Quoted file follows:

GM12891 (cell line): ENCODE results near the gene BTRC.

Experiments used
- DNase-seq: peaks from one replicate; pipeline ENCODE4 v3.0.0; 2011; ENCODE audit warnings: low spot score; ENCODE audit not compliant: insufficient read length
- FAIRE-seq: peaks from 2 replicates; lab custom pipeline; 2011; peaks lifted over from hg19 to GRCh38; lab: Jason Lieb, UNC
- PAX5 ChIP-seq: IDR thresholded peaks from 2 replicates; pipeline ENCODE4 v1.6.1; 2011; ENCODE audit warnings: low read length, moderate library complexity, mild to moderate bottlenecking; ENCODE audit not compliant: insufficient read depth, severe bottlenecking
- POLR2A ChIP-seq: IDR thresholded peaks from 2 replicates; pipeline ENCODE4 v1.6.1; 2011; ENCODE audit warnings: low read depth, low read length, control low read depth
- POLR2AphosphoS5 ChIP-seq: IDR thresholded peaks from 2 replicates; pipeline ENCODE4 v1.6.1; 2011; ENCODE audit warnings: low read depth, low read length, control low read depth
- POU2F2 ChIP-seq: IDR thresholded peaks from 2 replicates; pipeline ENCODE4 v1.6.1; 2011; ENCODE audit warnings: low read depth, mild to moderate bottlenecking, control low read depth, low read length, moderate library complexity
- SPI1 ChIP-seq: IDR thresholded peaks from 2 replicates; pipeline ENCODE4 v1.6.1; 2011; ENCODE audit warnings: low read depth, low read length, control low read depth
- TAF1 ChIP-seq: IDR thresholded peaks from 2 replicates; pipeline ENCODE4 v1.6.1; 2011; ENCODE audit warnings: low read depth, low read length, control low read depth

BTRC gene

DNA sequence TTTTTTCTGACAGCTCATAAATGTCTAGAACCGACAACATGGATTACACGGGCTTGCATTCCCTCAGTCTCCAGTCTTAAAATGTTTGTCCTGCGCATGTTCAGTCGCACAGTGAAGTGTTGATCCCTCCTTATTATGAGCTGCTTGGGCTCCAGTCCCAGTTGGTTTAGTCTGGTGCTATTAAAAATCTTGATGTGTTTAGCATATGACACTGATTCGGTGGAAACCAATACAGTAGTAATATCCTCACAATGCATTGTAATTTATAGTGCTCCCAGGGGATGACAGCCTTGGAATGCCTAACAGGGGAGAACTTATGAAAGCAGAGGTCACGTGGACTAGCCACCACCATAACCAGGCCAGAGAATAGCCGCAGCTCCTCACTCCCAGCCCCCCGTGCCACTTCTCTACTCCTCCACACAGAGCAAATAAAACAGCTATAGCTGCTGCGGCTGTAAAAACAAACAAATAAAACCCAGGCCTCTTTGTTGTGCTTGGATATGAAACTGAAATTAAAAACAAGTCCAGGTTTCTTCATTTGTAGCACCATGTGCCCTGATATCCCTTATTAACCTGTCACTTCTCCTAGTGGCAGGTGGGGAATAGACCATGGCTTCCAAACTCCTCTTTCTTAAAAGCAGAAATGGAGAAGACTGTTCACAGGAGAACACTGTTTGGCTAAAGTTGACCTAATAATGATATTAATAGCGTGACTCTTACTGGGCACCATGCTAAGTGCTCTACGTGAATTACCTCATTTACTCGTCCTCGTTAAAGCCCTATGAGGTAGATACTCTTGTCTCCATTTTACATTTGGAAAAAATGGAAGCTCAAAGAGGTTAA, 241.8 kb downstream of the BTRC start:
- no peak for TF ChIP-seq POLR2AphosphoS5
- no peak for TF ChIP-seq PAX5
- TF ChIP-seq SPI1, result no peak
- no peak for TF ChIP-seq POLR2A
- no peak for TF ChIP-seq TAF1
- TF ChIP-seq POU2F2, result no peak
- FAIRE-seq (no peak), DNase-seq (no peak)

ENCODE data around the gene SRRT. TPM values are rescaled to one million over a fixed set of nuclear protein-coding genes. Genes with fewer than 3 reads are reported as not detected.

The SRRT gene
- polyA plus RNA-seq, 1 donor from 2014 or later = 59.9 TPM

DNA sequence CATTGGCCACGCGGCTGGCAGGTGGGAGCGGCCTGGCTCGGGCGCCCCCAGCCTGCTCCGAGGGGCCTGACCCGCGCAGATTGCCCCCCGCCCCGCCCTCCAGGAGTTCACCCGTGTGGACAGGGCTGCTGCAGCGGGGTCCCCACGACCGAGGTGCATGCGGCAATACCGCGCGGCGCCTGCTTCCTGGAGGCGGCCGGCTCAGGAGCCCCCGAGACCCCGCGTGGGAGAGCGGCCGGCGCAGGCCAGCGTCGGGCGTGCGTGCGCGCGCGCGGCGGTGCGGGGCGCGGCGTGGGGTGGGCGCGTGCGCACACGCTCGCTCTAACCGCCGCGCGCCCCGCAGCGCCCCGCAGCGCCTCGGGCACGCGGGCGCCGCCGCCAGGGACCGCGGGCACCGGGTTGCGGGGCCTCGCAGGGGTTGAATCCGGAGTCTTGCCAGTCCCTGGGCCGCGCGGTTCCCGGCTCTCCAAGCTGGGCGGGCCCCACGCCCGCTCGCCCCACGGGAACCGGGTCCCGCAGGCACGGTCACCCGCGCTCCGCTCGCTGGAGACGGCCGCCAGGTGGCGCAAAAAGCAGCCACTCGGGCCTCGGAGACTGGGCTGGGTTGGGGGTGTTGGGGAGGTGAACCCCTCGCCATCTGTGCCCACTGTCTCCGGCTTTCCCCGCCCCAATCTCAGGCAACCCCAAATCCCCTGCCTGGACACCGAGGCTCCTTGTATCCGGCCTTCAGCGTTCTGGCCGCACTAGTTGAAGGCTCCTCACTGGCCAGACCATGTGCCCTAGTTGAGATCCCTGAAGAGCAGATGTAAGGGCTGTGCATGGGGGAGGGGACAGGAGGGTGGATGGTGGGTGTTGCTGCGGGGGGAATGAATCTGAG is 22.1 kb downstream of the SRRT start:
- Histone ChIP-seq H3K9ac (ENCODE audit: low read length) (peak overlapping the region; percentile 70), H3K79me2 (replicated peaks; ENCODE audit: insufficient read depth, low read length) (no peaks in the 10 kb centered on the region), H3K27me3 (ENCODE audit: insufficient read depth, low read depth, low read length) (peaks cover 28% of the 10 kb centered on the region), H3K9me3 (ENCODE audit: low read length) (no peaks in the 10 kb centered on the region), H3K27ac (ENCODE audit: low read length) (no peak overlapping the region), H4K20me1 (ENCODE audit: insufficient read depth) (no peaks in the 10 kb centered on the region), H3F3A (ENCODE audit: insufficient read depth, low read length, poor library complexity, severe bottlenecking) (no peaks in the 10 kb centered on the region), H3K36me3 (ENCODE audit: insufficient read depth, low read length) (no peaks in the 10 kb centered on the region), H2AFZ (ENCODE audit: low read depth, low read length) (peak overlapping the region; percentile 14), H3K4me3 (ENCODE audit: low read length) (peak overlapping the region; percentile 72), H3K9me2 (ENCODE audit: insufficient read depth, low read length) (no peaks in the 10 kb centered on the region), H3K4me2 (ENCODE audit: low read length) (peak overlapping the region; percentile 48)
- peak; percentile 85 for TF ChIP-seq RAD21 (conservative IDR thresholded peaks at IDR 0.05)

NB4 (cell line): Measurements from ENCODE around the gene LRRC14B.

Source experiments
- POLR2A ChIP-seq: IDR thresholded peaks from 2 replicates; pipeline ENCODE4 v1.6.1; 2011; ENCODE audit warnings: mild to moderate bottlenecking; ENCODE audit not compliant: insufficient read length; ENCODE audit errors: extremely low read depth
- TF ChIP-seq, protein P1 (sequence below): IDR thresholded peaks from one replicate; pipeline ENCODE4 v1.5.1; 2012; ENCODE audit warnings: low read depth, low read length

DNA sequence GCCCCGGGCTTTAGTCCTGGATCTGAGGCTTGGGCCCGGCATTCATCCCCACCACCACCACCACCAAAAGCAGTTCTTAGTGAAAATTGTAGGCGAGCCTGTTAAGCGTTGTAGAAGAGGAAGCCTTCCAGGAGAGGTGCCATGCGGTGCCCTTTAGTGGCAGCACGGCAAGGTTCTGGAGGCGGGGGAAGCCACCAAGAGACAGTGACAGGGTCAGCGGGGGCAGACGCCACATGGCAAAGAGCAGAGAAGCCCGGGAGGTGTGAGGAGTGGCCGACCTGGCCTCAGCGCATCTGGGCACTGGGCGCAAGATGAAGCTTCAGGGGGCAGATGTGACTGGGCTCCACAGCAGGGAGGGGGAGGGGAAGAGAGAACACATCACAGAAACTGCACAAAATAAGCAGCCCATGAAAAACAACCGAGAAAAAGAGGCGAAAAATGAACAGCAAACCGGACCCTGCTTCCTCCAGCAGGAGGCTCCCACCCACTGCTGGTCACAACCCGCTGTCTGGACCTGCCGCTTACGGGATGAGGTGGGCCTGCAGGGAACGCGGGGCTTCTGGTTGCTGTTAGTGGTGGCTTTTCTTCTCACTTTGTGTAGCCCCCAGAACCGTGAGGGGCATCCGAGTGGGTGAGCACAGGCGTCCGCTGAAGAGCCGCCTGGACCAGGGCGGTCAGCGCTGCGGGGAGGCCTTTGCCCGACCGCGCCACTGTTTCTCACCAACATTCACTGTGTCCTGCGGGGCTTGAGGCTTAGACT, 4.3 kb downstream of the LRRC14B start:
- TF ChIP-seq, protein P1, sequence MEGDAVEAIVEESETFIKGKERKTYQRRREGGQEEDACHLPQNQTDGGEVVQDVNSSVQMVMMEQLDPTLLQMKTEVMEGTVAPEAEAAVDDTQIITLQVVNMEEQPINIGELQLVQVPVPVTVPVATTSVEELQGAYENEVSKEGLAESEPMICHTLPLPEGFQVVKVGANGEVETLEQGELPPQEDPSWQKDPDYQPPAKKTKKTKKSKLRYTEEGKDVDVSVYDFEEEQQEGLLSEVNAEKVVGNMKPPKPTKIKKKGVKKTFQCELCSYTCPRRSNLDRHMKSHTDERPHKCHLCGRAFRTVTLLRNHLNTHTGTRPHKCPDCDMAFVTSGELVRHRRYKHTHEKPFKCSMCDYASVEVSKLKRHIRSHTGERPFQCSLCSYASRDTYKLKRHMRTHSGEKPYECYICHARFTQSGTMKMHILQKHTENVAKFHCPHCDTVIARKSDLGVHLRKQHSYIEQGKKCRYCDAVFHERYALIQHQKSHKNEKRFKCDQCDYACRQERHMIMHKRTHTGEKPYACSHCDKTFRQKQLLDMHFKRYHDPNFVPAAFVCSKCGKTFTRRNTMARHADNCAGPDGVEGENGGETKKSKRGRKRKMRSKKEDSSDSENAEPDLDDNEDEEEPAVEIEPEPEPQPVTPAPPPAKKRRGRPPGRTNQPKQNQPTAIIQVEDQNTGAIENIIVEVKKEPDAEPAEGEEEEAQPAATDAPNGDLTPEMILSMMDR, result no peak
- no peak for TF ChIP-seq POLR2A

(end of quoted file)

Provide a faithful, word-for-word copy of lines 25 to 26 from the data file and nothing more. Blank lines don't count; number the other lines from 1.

- peak; percentile 85 for TF ChIP-seq RAD21 (conservative IDR thresholded peaks at IDR 0.05)

NB4 (cell line): Measurements from ENCODE around the gene LRRC14B.